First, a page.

Job-Site Theft Is a Massive Risk. Here’s How to Prevent It

red hard hat on pavement

Theft on a construction job site is a massive risk, with potential damages that scale with the value of the items stolen. Without a proactive theft reduction and security strategy in place, your business could seriously suffer.

The good news? Job-site theft is relatively easy to prevent in most cases – and it’s remarkably cost-effective when executed properly.

The Many Sources of Theft

When putting together a plan to prevent job-site theft, it’s important to recognize that there are many different potential sources of theft. There are certainly plenty of professional criminals out there who intentionally and methodically scout locations for potential goods to steal; these people are legitimate threats to your construction job site, as they might have a lucrative opportunity to get their hands on appliances, tools, or other big-ticket items.

However, you also need to be aware of opportunists; these are people who ordinarily do not steal but may be motivated to steal under the right conditions. If the construction site is easy to access, and if expensive goods are left in plain view, it might motivate people to do something they otherwise wouldn’t.

It’s also important to recognize that internal thefts are also not only possible but frighteningly common. You likely trust most, if not all, of the people who work for you, but you can never rule out the possibility that one of your employees will steal from the business or its clients.

How to Prevent Job-Site Theft

These are some of the most important strategies for preventing and mitigating job-site theft:

  • Practice timely delivery. Be mindful of when and how you deliver items to the job site. For example, it’s unwise to plan a delivery on a Friday afternoon when you may not have time to fully unload it; if a massive pile of assets is left unguarded over the weekend, it might be gone by the time you get back to the site on Monday.
  • Lock and effectively position your trailers. Always keep trailers locked and position them strategically. For example, butting the end of the trailer against a solid wall greatly reduces the possibility of a person accessing the goods inside.
  • Take tools home with you. One best practice for reducing theft on the job site is to take all your tools home with you. Even simple tools can be somewhat expensive and can therefore be an attractive item to potential thieves. If you prevent these tools from being at the job site in any capacity, you won’t have to worry about them being stolen.
  • Label/mark your tools. Additionally, it’s a good idea to label or mark your tools. This isn’t going to deter every thief, but it is going to deter at least some thieves and make recovery much easier in the event that they are stolen.
  • Fully immobilize equipment. Don’t assume that people are going to avoid operating equipment just because they don’t have the knowledge or experience to do it. It’s your responsibility to fully immobilize all equipment on the job-site so it can’t be used by potential thieves or vandals.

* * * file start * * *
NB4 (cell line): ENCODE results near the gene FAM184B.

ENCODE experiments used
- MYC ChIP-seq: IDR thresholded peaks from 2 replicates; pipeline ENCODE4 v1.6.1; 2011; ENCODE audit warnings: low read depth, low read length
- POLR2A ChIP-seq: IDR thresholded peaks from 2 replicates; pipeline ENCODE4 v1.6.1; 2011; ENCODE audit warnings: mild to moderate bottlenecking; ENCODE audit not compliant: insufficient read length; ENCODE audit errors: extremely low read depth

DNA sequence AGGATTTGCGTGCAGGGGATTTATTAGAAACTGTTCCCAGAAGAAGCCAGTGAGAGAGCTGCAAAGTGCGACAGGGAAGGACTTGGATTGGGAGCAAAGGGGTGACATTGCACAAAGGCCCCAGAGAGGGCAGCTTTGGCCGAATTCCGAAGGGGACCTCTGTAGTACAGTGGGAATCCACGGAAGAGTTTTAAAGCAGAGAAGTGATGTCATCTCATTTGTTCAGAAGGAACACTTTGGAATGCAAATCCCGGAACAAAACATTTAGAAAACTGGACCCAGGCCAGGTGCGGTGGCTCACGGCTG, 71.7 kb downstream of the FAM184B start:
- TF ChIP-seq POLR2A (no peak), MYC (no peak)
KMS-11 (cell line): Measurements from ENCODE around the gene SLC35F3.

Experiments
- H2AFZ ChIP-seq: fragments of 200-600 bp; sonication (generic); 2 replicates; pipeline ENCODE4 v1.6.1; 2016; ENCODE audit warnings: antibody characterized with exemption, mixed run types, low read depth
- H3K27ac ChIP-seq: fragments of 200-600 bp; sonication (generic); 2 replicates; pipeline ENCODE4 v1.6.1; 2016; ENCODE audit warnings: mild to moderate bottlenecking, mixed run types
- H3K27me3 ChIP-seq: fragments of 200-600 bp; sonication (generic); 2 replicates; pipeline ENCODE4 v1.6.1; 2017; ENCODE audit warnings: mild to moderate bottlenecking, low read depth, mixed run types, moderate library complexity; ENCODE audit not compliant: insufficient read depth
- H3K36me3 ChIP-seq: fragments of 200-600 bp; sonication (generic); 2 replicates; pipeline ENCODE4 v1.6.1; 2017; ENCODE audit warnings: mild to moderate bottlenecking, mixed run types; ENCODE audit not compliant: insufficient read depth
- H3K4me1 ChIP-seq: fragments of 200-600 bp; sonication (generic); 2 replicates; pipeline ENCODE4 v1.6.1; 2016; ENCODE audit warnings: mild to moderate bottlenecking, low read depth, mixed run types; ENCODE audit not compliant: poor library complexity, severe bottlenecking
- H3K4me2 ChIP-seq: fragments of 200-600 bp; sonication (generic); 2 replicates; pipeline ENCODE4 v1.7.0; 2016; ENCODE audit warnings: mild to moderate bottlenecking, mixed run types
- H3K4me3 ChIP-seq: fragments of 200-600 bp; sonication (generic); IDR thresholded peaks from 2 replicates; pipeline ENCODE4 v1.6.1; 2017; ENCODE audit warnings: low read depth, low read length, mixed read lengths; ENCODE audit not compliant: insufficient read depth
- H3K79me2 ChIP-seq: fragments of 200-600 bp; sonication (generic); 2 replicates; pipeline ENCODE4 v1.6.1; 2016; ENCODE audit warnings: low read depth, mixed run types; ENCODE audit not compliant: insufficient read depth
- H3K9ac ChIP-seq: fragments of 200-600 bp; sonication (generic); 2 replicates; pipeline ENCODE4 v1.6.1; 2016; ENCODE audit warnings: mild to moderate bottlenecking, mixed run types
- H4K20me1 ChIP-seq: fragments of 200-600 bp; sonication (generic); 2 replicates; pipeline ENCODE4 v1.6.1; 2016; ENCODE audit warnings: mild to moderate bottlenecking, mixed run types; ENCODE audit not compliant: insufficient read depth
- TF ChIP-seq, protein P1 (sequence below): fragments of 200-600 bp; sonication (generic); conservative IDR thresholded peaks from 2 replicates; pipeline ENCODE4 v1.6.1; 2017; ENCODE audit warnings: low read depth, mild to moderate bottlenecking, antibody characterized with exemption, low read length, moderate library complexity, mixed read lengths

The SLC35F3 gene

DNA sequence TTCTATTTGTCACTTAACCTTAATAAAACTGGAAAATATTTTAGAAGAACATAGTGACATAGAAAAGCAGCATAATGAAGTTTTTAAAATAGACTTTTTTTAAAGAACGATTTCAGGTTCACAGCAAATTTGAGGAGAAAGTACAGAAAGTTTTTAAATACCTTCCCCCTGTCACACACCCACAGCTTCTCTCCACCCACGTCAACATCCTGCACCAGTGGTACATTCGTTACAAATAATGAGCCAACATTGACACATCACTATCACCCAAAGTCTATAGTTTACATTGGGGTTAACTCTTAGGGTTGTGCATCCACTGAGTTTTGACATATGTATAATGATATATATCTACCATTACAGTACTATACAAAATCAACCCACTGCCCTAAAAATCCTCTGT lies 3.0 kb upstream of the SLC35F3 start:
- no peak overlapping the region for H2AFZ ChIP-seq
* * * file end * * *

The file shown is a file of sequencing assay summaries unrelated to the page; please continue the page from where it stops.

• Conduct background checks on employees. Employee background checks are vital for ensuring that your organization functions smoothly, and they give you an opportunity to weed out problematic individuals before they ever set foot on a job site. That’s not to say that someone with a criminal background can’t turn their life around – as they certainly can – but we also need to be realistic and understand that someone with an extensive track record of committing theft is more likely to commit theft than someone with no criminal history whatsoever. The bottom line is that you need to be cautious and thoughtful about who you hire.
  • Document people going in and coming out of the job site. It’s a best practice to document people going in and coming out of the job site. This includes not only employees and contractors but also visitors. It’s a bit of an annoying step at times, but this log is going to serve as valuable evidence if anything turns up missing.
  • Install surveillance cameras. Similarly, it’s a good investment to install surveillance cameras, even if you don’t have them monitored 24/7. If you know that theft on the job site occurs at a specific time, you can consult the video feeds and, hopefully, track down the person responsible.
  • Request patrols (where applicable). Build a good relationship with local law enforcement officers. Sometimes, if you ask, they’ll be willing to conduct a regular patrol in and around your construction site. It’s a fantastic, free, and relatively easy way to deter potential thieves.
  • Be wise when setting out the trash. Leaving empty boxes on the curb could attract thieves to the area. For example, if you unbox a new refrigerator, install it, and then leave the box on the curb, someone driving by could get the idea to break into the site and steal that refrigerator while it’s not being monitored.

It’s almost impossible to reduce the risk of theft to zero on a construction job site. If someone is sufficiently motivated, they can likely find a way to penetrate your defenses and steal the items they desire. However, you can dramatically reduce the incidence of theft just by making it more difficult, as most people open to stealing are simply looking for an easy, convenient score. Collectively, these strategies should significantly reduce risk.